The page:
TOKYO (Reuters) – Japan will aim to make hydrogen a power source viable enough to produce the output of more than 30 nuclear reactors by 2030, the Nikkei newspaper reported on Tuesday.
To achieve that goal in its bid to reduce carbon emissions Japan will have to make a technology now in its infancy commercially viable at scale, as the world accelerates an energy transition to prevent the worst impacts of climate change.
The government will provide 2 trillion yen ($19 billion) of funds to support efforts to make hydrogen viable as a fuel for electricity generators that burn without emissions, the Nikkei reported, without citing the source of its information.
Costs will have to be cut drastically to achieve a target of burning 10 million tonnes of hydrogen by 2030, with costs around 10 times higher for combustion of the fuel that only emits water vapour, the Nikkei said.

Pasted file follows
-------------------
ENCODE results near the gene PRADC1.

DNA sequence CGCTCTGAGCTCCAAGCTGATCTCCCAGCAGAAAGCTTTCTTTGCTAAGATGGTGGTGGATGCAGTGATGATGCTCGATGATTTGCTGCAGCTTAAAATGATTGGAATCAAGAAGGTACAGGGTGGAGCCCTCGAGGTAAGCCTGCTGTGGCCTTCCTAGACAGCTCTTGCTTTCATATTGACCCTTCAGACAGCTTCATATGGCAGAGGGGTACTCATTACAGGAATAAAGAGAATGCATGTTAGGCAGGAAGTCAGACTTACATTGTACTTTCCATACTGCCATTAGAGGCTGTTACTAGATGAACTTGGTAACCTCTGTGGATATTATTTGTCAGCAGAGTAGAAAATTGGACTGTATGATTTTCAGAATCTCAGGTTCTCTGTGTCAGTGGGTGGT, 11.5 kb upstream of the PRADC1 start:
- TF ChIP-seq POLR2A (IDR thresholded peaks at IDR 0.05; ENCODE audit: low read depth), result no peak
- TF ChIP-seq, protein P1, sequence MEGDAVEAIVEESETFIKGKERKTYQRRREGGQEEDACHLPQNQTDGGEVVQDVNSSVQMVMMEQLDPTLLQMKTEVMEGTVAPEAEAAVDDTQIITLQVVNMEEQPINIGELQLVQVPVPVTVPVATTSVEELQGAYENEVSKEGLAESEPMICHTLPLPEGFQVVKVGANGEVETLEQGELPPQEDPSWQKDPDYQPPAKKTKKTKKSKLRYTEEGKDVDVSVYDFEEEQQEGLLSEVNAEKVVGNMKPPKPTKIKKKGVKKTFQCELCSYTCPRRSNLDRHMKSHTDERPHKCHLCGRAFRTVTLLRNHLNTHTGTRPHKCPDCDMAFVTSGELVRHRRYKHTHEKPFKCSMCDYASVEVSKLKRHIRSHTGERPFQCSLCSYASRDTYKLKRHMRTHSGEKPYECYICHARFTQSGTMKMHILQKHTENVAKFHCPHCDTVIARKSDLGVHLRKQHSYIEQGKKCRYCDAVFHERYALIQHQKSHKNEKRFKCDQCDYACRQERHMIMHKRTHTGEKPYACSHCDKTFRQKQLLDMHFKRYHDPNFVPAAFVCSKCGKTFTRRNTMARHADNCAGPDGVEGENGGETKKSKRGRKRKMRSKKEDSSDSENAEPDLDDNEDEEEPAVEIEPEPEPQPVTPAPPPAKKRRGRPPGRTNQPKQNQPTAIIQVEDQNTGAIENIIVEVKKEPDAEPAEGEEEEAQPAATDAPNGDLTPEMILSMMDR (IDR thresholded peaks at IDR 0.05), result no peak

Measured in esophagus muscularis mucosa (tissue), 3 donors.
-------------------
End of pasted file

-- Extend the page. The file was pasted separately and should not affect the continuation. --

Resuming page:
The industry ministry could not immediately comment on the report when contacted by Reuters.
The threshold has added urgency after Japan shifted its position recently and officially adopted a target of 2050 to achieve net-zero emissions.
With most of its nuclear sector still shut down after the Fukushima disaster in 2011, Japan relies heavily on carbon producing fuels like coal and natural gas.
The country will also aim to develop more renewable energy supplies to produce hydrogen for later use at times of plentiful sun or wind, the Nikkei said.
Japanese companies including Toyota Motor Corp on Monday said they established a new organisation, the Japan Hydrogen Association, to promote the creation of a hydrogen supply chain in the country.
By Monday 88 companies had joined the initiative, including Japan’s biggest refiner Eneos Holdings Inc and trading house Mitsui & Co Ltd.
Reporting by Aaron Sheldrick and Yuka Obayashi; Editing by Christopher Cushing
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